the breakers

"the breakers" (18" x 24")

"the breakers" (18" x 24")

This was was...uh...interesting. I hear people come in my studio and say silly things to each other like "well remember, there are NO MISTAKES in art". Rubbish. I've made them all. I originally started this one several weeks ago and I liked the idea: very subtle gray, dark, muted colors. Anyway, it should have been hanging on my wall this last month except I was so disgusted with the original version of it that I took my paint-thinner soaked rag to it and wiped off as much paint as I could, then completely re-covered it with aluminum leaf and started over. This time, I switched gears and went with aquatic colors. As usually, I had no idea what was going to happen in this abstract as it progressed, but the very last day of paint application, it took the form of an abstracted seascape: waves crashing. I was very happy.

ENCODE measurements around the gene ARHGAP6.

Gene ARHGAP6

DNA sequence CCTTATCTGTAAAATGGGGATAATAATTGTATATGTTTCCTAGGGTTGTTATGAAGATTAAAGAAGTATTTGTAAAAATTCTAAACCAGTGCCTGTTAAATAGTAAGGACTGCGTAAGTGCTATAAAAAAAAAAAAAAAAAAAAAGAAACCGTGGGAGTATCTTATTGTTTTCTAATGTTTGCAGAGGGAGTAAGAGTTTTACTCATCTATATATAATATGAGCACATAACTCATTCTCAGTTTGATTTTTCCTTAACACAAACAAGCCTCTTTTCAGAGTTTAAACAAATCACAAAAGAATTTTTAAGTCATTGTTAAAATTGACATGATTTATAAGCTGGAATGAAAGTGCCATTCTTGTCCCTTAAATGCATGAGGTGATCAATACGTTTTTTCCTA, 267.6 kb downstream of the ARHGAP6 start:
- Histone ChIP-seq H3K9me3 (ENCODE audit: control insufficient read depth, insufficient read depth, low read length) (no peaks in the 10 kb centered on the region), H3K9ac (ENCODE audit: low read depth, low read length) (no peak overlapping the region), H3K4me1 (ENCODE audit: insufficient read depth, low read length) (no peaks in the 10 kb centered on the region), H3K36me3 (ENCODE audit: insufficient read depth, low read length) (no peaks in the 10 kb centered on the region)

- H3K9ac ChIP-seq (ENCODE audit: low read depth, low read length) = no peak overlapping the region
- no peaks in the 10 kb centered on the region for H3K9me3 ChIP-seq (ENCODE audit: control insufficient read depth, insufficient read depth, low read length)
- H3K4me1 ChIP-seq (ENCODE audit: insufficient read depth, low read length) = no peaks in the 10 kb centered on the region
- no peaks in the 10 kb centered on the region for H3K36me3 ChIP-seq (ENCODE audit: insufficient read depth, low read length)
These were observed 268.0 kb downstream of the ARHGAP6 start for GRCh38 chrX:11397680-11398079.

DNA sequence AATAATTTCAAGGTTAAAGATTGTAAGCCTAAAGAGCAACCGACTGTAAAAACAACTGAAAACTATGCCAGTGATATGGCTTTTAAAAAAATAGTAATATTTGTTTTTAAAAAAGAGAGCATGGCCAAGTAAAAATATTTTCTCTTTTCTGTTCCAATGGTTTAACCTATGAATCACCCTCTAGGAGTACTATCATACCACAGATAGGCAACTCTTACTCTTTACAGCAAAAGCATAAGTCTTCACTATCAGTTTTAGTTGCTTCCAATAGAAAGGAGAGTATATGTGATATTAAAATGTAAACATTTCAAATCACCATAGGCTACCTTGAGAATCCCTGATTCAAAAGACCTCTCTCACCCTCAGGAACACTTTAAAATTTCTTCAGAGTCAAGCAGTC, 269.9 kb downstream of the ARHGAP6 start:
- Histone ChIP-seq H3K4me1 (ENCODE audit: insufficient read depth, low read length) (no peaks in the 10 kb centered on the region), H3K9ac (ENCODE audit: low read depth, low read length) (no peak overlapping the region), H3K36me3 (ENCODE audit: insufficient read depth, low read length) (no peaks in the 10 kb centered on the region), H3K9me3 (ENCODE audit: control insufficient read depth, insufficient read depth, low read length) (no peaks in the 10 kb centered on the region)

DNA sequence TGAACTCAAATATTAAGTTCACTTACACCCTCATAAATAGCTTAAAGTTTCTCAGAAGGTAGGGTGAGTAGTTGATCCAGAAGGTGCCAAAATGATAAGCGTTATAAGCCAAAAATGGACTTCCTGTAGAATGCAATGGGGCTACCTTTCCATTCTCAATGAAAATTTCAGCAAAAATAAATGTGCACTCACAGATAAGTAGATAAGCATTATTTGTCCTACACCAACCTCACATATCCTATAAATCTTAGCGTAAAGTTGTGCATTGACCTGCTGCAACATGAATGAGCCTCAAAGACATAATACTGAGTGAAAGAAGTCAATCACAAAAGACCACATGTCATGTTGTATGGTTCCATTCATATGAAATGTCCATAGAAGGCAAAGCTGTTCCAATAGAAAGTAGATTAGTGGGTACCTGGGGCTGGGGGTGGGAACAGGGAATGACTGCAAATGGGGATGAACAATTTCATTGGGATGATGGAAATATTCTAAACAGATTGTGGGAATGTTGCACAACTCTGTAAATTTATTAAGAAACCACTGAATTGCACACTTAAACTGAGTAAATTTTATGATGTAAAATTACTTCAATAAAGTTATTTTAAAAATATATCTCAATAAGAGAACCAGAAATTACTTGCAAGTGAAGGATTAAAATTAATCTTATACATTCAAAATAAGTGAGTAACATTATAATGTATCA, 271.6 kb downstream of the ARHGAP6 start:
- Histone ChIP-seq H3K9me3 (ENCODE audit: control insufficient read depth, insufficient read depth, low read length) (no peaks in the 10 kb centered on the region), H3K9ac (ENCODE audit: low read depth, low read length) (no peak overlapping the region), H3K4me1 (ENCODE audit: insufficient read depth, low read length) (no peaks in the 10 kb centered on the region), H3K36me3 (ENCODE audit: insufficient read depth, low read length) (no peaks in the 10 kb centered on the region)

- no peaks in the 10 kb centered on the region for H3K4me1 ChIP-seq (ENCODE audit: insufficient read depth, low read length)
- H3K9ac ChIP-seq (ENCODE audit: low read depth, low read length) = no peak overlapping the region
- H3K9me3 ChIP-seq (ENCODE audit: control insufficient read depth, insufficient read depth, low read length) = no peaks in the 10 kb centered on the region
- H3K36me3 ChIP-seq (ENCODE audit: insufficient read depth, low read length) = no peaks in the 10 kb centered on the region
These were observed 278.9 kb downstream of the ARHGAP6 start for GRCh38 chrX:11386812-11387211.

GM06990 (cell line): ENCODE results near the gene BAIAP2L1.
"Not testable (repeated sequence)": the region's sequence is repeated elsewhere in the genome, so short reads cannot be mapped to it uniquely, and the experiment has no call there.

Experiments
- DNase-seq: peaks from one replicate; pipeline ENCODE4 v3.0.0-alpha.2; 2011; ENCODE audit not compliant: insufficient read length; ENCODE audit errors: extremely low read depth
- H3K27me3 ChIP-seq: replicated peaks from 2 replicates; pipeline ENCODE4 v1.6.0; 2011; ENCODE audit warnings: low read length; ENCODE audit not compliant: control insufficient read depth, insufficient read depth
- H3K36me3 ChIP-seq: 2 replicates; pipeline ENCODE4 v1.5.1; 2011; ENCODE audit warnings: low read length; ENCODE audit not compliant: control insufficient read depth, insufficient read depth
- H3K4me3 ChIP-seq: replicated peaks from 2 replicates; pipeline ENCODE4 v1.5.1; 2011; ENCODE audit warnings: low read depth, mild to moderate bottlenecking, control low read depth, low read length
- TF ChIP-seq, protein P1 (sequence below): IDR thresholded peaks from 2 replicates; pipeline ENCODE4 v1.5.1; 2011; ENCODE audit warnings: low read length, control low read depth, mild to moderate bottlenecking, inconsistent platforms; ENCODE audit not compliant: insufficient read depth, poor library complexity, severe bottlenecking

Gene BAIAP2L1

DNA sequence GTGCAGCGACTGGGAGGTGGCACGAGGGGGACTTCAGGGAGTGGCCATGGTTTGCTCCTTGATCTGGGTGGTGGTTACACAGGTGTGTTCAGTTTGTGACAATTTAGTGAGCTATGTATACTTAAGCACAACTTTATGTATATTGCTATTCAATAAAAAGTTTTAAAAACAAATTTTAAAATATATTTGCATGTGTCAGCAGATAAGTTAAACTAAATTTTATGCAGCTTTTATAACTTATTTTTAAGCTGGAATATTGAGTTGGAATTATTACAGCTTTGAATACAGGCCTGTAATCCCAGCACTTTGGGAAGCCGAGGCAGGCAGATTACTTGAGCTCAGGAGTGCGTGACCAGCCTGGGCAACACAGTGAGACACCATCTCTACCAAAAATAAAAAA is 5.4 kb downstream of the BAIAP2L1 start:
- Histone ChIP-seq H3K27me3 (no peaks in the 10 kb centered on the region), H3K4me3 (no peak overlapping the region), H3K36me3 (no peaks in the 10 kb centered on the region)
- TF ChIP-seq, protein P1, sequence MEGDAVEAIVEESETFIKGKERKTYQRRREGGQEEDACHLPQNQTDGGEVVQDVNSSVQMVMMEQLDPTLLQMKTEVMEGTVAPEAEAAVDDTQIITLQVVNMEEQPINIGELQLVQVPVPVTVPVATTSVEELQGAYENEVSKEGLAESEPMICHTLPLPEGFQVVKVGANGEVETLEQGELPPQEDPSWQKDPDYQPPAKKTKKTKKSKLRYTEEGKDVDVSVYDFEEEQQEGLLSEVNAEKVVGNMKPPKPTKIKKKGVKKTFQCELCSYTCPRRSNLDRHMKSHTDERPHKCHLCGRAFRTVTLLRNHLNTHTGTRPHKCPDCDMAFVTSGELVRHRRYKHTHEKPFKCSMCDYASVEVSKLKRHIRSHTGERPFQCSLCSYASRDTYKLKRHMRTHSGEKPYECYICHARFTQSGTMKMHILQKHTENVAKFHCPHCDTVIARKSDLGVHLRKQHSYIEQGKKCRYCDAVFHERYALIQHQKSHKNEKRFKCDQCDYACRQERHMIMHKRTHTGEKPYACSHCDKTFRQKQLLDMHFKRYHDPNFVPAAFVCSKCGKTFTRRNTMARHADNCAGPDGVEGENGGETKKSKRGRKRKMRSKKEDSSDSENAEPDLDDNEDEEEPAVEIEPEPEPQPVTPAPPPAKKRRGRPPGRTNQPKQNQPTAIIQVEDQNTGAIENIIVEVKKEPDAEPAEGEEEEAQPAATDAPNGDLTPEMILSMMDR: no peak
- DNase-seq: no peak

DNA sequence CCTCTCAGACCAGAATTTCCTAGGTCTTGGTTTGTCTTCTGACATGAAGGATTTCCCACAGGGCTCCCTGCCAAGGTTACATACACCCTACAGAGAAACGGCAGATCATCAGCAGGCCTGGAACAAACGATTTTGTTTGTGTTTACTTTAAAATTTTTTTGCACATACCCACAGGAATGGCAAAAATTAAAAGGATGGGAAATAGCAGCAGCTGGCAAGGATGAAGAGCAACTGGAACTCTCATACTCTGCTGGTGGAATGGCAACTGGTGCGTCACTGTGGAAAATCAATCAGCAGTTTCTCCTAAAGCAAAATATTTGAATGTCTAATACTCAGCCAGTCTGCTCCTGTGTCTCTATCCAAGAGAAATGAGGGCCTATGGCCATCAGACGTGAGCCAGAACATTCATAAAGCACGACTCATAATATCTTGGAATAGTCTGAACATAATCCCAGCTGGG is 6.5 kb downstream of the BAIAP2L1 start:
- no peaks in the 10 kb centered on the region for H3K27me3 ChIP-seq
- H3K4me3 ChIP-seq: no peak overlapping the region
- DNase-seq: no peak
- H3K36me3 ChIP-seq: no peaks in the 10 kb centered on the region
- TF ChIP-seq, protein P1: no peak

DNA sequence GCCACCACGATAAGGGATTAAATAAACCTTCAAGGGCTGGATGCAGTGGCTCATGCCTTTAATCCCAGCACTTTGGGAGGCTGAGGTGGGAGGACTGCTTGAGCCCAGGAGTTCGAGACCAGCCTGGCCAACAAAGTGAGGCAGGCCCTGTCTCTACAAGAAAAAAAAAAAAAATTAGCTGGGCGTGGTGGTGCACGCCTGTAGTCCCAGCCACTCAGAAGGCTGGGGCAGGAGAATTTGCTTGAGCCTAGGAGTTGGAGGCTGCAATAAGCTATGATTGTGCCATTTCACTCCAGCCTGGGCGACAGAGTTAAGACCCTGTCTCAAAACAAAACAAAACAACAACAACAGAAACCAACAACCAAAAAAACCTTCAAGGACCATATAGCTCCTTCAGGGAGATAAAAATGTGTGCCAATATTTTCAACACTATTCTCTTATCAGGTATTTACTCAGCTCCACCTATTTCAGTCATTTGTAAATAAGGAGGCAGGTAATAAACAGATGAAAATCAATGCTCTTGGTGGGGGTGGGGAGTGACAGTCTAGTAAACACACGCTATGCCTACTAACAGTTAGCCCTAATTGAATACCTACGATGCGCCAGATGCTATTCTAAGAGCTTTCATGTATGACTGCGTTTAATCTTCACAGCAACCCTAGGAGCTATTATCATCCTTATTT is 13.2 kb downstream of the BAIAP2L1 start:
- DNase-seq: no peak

So the next time you hear someone say something ridiculous like "there are no mistakes in art", just butt in please and tell them "uh...you mean there are no mistakes that can't be corrected". Happily, most "mistakes" can indeed be remedied with some grit and determination. 

So enjoy "the breakers".

The Three Voices
by Robert W. Service

The waves have a story to tell me, 
As I lie on the lonely beach; 
Chanting aloft in the pine-tops, 
The wind has a lesson to teach; 
But the stars sing an anthem of glory
I cannot put into speech. 

The waves tell of ocean spaces, 
Of hearts that are wild and brave, 
Of populous city places, 
Of desolate shores they lave, 
Of men who sally in quest of gold
To sink in an ocean grave. 

The wind is a mighty roamer; 
He bids me keep me free,